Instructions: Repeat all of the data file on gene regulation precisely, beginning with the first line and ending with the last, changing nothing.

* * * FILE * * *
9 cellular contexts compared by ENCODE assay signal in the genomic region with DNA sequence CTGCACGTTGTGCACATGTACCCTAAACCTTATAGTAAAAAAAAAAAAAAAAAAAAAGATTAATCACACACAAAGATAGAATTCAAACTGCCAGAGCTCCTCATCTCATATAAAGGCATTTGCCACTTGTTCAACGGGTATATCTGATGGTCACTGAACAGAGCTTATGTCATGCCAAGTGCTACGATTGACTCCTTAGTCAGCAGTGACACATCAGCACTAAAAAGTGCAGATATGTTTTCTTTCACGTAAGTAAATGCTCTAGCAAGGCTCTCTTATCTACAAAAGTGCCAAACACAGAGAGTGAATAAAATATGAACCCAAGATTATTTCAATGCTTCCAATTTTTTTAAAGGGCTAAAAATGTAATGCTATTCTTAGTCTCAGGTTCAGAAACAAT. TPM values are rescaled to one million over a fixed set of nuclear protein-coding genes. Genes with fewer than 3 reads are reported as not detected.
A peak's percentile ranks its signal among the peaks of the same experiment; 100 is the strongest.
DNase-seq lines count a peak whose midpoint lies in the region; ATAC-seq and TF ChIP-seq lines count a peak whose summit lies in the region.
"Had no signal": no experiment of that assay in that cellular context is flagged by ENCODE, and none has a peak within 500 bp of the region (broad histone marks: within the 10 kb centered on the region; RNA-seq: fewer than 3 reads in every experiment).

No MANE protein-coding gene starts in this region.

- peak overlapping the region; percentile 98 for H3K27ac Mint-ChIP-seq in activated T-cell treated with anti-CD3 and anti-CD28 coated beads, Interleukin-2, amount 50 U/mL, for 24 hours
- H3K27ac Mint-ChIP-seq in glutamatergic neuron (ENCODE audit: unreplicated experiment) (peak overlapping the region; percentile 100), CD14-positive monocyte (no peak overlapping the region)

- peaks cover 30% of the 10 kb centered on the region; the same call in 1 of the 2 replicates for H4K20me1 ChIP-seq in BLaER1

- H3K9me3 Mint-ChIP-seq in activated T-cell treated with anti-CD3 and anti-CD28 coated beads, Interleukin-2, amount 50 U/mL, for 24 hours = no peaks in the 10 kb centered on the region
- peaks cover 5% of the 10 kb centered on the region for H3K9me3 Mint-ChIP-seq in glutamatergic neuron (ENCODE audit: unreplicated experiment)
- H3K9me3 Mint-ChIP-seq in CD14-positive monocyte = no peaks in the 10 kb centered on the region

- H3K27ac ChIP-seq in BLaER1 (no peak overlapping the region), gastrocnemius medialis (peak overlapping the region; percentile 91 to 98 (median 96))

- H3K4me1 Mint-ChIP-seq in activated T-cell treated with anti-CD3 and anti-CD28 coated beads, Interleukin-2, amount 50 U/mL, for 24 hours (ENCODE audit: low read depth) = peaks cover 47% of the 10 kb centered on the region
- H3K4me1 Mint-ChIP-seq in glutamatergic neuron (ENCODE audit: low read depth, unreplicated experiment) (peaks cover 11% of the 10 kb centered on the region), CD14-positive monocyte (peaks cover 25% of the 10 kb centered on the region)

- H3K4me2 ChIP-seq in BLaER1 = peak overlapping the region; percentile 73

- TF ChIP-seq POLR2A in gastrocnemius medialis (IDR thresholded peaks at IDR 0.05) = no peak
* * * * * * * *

9 cellular contexts compared by ENCODE assay signal in the genomic region with DNA sequence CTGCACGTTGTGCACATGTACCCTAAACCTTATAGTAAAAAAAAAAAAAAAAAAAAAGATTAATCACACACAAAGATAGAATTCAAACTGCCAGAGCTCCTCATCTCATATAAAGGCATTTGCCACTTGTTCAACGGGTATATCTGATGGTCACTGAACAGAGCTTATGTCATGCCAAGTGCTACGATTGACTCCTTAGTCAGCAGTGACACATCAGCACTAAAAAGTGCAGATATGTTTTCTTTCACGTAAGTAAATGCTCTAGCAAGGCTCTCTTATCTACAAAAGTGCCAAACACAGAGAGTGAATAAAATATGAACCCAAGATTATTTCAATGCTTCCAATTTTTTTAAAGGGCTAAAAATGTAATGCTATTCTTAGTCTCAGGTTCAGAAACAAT. TPM values are rescaled to one million over a fixed set of nuclear protein-coding genes. Genes with fewer than 3 reads are reported as not detected.
A peak's percentile ranks its signal among the peaks of the same experiment; 100 is the strongest.
DNase-seq lines count a peak whose midpoint lies in the region; ATAC-seq and TF ChIP-seq lines count a peak whose summit lies in the region.
"Had no signal": no experiment of that assay in that cellular context is flagged by ENCODE, and none has a peak within 500 bp of the region (broad histone marks: within the 10 kb centered on the region; RNA-seq: fewer than 3 reads in every experiment).

No MANE protein-coding gene starts in this region.

- peak overlapping the region; percentile 98 for H3K27ac Mint-ChIP-seq in activated T-cell treated with anti-CD3 and anti-CD28 coated beads, Interleukin-2, amount 50 U/mL, for 24 hours
- H3K27ac Mint-ChIP-seq in glutamatergic neuron (ENCODE audit: unreplicated experiment) (peak overlapping the region; percentile 100), CD14-positive monocyte (no peak overlapping the region)

- peaks cover 30% of the 10 kb centered on the region; the same call in 1 of the 2 replicates for H4K20me1 ChIP-seq in BLaER1

- H3K9me3 Mint-ChIP-seq in activated T-cell treated with anti-CD3 and anti-CD28 coated beads, Interleukin-2, amount 50 U/mL, for 24 hours = no peaks in the 10 kb centered on the region
- peaks cover 5% of the 10 kb centered on the region for H3K9me3 Mint-ChIP-seq in glutamatergic neuron (ENCODE audit: unreplicated experiment)
- H3K9me3 Mint-ChIP-seq in CD14-positive monocyte = no peaks in the 10 kb centered on the region

- H3K27ac ChIP-seq in BLaER1 (no peak overlapping the region), gastrocnemius medialis (peak overlapping the region; percentile 91 to 98 (median 96))

- H3K4me1 Mint-ChIP-seq in activated T-cell treated with anti-CD3 and anti-CD28 coated beads, Interleukin-2, amount 50 U/mL, for 24 hours (ENCODE audit: low read depth) = peaks cover 47% of the 10 kb centered on the region
- H3K4me1 Mint-ChIP-seq in glutamatergic neuron (ENCODE audit: low read depth, unreplicated experiment) (peaks cover 11% of the 10 kb centered on the region), CD14-positive monocyte (peaks cover 25% of the 10 kb centered on the region)

- H3K4me2 ChIP-seq in BLaER1 = peak overlapping the region; percentile 73

- TF ChIP-seq POLR2A in gastrocnemius medialis (IDR thresholded peaks at IDR 0.05) = no peak